Implicit Differentiation: What to Do When It’s “Wrong”

(A new question of the week) Having just discussed the Chain Rule and the Product and Quotient Rules, a recent question about implicit differentiation (which we covered in depth two years ago) fits in nicely. This raises an important issue: when you get an apparently wrong answer, you may just have done something wise that …

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How to Think About the Product and Quotient Rules

Last time, we considered the Chain Rule for derivatives. This time, we’ll look at the product and quotient rules, focusing on how to keep the formulas straight, and make them easier to apply. We’ll look primarily at the quotient rule to start with, and then examine the product rule at the end.

How to Think About the Chain Rule

Having recently helped some students (in person) with the rules of differentiation, I’m reminded to do so here, starting with the chain rule. It is easy to make this topic look harder than it really is; the two main ways to state the rule are often confusing, and different approaches fit different problems. We’ll try …

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More On Mixing Trig Functions

I’ve had several occasions in face-to-face tutoring lately to refer to a past post on mixing (that is, composition) of trig and inverse trig functions. Several recent questions have touched directly or indirectly on this same general idea and extended it, so I thought I’d post them.

Implicit Differentiation: Explanation, Examples, and a Surprise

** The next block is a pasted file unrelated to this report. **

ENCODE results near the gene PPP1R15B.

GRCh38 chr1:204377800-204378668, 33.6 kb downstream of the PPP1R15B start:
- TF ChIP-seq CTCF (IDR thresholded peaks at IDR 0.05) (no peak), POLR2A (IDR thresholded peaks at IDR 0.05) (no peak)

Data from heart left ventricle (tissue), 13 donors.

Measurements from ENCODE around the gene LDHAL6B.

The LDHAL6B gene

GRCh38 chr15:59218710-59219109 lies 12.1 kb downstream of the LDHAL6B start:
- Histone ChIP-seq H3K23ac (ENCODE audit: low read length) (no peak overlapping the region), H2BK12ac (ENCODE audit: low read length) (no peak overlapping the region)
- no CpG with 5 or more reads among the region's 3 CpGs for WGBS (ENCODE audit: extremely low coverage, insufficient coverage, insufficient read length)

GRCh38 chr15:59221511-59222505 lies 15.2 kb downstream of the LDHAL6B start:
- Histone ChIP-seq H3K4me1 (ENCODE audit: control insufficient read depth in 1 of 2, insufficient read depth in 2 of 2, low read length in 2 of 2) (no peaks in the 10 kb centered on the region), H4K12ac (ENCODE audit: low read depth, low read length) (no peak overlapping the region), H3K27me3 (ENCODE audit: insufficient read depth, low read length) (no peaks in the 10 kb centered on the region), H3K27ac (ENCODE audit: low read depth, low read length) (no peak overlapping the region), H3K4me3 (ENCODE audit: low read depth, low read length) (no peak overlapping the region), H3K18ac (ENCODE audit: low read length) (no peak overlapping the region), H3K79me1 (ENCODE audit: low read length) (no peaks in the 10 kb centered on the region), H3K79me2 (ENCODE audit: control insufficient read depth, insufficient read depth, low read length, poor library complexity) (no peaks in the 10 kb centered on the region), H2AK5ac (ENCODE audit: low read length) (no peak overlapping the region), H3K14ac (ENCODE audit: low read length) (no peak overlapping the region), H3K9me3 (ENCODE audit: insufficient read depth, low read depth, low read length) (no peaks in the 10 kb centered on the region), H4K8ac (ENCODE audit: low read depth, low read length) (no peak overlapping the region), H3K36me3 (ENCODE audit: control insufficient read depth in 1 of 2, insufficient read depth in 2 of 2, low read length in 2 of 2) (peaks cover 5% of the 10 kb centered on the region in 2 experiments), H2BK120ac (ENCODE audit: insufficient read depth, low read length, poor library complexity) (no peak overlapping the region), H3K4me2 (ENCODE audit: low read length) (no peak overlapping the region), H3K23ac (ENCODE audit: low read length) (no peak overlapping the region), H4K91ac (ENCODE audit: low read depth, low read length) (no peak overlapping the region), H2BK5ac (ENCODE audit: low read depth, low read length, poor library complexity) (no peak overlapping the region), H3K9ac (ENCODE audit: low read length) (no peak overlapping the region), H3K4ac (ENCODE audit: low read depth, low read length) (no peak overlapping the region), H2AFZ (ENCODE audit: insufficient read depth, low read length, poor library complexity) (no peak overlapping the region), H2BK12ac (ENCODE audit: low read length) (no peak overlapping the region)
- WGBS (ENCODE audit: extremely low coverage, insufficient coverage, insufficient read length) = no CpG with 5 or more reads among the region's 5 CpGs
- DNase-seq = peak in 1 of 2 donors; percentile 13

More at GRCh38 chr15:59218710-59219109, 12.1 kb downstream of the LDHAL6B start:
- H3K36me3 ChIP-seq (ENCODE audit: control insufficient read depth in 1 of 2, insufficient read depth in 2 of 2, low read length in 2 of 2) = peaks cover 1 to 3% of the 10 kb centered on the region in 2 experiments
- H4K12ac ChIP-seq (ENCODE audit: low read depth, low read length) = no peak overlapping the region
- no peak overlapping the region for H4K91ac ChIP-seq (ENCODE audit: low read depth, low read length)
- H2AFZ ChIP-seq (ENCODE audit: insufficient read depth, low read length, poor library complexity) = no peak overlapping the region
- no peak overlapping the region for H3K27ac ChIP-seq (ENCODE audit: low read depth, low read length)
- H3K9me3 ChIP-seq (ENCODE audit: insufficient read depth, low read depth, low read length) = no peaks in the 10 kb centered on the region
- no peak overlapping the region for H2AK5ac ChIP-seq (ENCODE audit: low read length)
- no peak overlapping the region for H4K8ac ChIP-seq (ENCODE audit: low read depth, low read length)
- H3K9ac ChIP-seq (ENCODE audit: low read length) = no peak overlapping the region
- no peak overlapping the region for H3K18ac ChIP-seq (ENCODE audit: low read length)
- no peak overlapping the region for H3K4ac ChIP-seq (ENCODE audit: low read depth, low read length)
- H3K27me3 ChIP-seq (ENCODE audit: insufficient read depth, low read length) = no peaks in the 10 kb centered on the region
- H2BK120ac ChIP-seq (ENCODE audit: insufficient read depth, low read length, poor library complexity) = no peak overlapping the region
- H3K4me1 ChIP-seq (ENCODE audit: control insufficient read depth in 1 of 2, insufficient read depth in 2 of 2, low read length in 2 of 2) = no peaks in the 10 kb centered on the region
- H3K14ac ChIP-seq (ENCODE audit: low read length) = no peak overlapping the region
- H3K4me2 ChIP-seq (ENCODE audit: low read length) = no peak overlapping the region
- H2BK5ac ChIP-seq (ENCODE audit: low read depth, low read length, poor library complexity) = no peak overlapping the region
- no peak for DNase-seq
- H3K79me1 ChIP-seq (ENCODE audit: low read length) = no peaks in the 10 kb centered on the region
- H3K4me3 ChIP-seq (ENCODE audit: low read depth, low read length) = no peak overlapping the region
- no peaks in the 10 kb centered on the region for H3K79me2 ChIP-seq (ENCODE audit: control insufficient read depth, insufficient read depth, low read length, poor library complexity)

In response to a recent request for information about implicit differentiation (hi, Brian!), let’s take a look at that topic. It happens to be distantly related to Friday’s topic, which was about implicitly defined curves. We’ll start with a thorough explanation, and then look at several specific examples, capping it off with a weird one.

The Case of the Disappearing Derivative

(A new question of the week) An interesting question we received in mid-January concerned two implicit derivative problems with an unusual feature: the derivative we are seeking disappears! How do you track down such elusive quarry? Each case is a little different.

The Symmetric Derivative

To close out this series on the definition of the derivative, I want to look at a few questions about alternative versions of the definition, primarily the “symmetric difference quotient”. We’ll see that this leads to a slightly different result, not always equivalent to the original, and we’ll observe some associated ways that calculators can …

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